Once again, Sri Yukteswar’s explanation has proved uncannily accurate.

He explained that the great ages through which the earth passes coincide with the movement of our solar system toward, and then away from, the “grand center” of our galaxy. This explanation challenged not only the prevailing scientific opinion of his day, but also the prevailing convention in India where, according to one tradition, Kali Yuga, after another 427,000 years, will end with the sudden reappearance of Satya Yuga. (another tradition holds that our world will, at that point, be destroyed.) Sri Yukteswar’s explanation of gradual change from high to low ages, revolving in a never-ending cycle, is more reasonable than the conventional one of unilateral descent. Indeed, the conventional explanation has no logical backing whatsoever. What reason can be given, indeed, for the supposedly abrupt change from Kali Yuga’s stygian darkness to Satya Yuga’s shining enlightenment? As for the claim that, at the end of Kali Yuga, the world will be destroyed, this claim rests shakily on another ancient tradition that a planet is destroyed for only one of two reasons: that its inhabitants become either all good, or all bad. No tradition, however, claims the cycle of Yugas will end so soon.

Nature itself, moreover, supports the concept of cyclic reversion. From what we can observe of Nature’s workings, its movements are always cyclic. Day fades through twilight to darkness; night’s darkness returns to the light of day, but not abruptly. Rather, it returns through a graying dawn. The weather warms slowly from mid-winter with its icy winds and snows, through the pale greening of spring, to the heat and warm hues of summer; it then cools through the season of autumn’s falling leaves to the freezing ice and snows of winter again.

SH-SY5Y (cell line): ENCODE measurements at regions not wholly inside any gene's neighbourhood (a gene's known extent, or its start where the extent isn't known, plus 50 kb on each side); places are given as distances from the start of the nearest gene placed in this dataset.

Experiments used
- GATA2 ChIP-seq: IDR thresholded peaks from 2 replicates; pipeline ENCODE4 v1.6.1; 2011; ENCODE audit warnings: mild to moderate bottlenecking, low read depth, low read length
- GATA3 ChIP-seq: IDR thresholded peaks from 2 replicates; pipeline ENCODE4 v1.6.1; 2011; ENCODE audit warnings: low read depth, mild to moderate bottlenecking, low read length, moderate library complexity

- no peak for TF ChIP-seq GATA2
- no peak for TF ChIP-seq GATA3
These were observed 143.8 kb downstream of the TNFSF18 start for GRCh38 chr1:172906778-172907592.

The moon, too, waxes, wanes, then waxes full again in endlessly repeating cycles. And life itself appears on earth, stumbling and helpless at first, then gradually assuming the full power of maturity until, having reached its peak, it fades to old age, and then dies—to be born ever newly again in endless cyclic repetition. Even the sunspots are cyclic, with their eleven-year periods of maximum and minimum activity.

Similar examples might be cited endlessly: the rise and fall of civilizations; the orbiting of planets and comets around the sun; the emotional ups and downs of sentient creatures. Contrary to the limited mind-set of Kali Yuga, no natural development is ever really linear. In some cases, of course, it may appear so—for example, when a surface is so broad it cannot be encompassed from ground level. Mankind during Kali Yuga believed that the earth is flat; it was only toward the end of ascending Kali Yuga that Christopher Columbus proved it, in fact, to be round. Interestingly, it was at approximately the same point during Kali Yuga’s descending arc that knowledge of the earth’s roundness appears to have been lost.

Euclidian geometry, with its straight lines and flat planes, was for centuries considered the last word for measuring reality. By contrast, scientists today claim that the universe is ruled more by spherical geometry than by Euclidian geometry. It is the spherical form, indeed, which dominates in Nature.